How targeted protein degradation will live up to the hype 

Protein

Dr Benedict Cross, CTO, PhoreMost, explores the drug discovery potential that targeted protein degradation (TPD) offers.  

The ubiquitin proteasome pathway (UPP) has been a subject of interest for therapeutic intervention since the first proteasome inhibitors to treat multiple myeloma were developed and approved in 2015. The targeted recruitment of this vital proteostasis pathway to deliberately and eliminate specific disease-associated proteins has dramatically amplified drug development activities in this system over recent years1. Targeted protein degradation (TPD) drug discovery has yielded the first bivalent degraders to enter the clinic, and progress is being made to understand and classify a second important branch of drug, the monovalent degraders, or molecular glues. With a vast number of researchers and companies vying for success, will this modality live up to the hype and the substantial investment preference it has garnered?  

Increased understanding of the diversity of the UPP, the rules for molecular glue function, and the integration of computational platform solutions are poised to deliver real therapeutic and product success. Even the usual ebbs and flows of biotech and VC interest are unlikely to dent the ubiquitous promise and translated progress of the degradation modality.  

Targeting proteins with bivalent drugs 

The most frequent and reliable component in the exploitation of proteostasis for drug development has been the class of enzymes called E3 ligases. These components control the final and most malleable step in the UPP, adding a small ubiquitin tag to the substrate protein to trigger its degradation by the proteasome (see Fig 1). The diversity of E3 ligase enzymes is an important biological feature which helps to explain some of the excitement around TPD strategies. There are estimated to be over 700 distinct proteins that can be classified under this single bracket (see: https://www.proteostasisconsortium.com/pn-annotation/), excluding the activating and conjugating E1 and E2 enzymes. This diversity is key to the specificity and plasticity of the cell’s ability to control protein abundance and maintain homeostasis and presents a vast potential of ligandable nodes to recruit for induced degradation.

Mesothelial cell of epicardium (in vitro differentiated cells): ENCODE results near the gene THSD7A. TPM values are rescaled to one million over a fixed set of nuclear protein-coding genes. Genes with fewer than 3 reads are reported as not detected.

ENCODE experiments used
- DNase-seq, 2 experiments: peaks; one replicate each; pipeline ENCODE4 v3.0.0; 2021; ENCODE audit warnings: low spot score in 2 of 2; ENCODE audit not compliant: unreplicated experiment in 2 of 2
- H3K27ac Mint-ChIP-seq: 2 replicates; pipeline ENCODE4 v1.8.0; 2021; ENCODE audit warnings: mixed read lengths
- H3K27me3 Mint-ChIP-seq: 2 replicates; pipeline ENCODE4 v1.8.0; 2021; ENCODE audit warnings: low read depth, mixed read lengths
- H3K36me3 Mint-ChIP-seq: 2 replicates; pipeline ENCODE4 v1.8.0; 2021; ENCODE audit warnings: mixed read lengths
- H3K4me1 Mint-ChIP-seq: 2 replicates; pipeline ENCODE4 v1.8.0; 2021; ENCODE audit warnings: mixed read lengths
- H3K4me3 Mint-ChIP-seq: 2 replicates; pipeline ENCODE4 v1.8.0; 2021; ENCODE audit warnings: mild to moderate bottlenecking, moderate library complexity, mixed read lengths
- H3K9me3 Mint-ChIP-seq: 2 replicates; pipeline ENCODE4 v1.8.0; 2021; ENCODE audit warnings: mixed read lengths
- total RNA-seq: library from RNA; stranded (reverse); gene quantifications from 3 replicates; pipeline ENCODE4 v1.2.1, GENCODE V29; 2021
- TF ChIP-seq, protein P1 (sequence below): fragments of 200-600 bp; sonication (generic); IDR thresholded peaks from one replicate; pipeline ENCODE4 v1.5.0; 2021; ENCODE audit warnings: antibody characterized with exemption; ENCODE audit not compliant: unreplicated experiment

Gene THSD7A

Figure 1: The ubiquitin proteasome pathway: Short-lived or misfolded proteins are targeted by the E3 ligases for polyubiquitination, triggering proteolysis and recycling by the proteasome, controlling protein abundance in response to stress, disease or as part of homeostatic regulation. 

TPD drugs work by either directly connecting or spatially associating a Protein of Interest (POI) and an E3 ligase. Bivalent degraders, such as proteolysis-targeting chimeras (PROTACs), can be designed and built using modular adducting of ligands to each of the POI and the E3 ligase via a linker (Fig 2). This rational process is systematic, yielding hundreds of published or disclosed molecules2, but this avalanche of drug variants should not belie the substantial medicinal chemistry efforts required to achieve activity for these unusually large molecules. Moreover, rules for ideal physiochemical properties rarely apply to these drugs, and it is therefore extremely challenging to predict their bioavailability and pharmacokinetic properties, even with improvements in computational modelling3. 

The next wave of bivalent degraders: beyond cereblon